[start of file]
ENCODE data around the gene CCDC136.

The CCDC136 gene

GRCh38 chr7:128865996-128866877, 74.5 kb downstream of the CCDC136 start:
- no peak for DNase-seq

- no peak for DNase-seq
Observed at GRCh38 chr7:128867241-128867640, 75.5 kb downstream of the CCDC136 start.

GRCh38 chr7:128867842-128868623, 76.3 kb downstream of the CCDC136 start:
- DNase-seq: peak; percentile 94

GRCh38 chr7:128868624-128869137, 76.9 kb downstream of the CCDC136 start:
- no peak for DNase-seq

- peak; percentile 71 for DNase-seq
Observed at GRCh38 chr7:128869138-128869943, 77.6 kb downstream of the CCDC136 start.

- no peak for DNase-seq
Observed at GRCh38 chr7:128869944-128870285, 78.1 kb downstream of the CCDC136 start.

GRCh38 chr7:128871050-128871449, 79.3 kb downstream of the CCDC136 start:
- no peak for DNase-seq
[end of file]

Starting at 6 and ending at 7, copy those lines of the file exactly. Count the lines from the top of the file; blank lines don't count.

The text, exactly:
Observed at GRCh38 chr7:128867241-128867640, 75.5 kb downstream of the CCDC136 start.

GRCh38 chr7:128867842-128868623, 76.3 kb downstream of the CCDC136 start: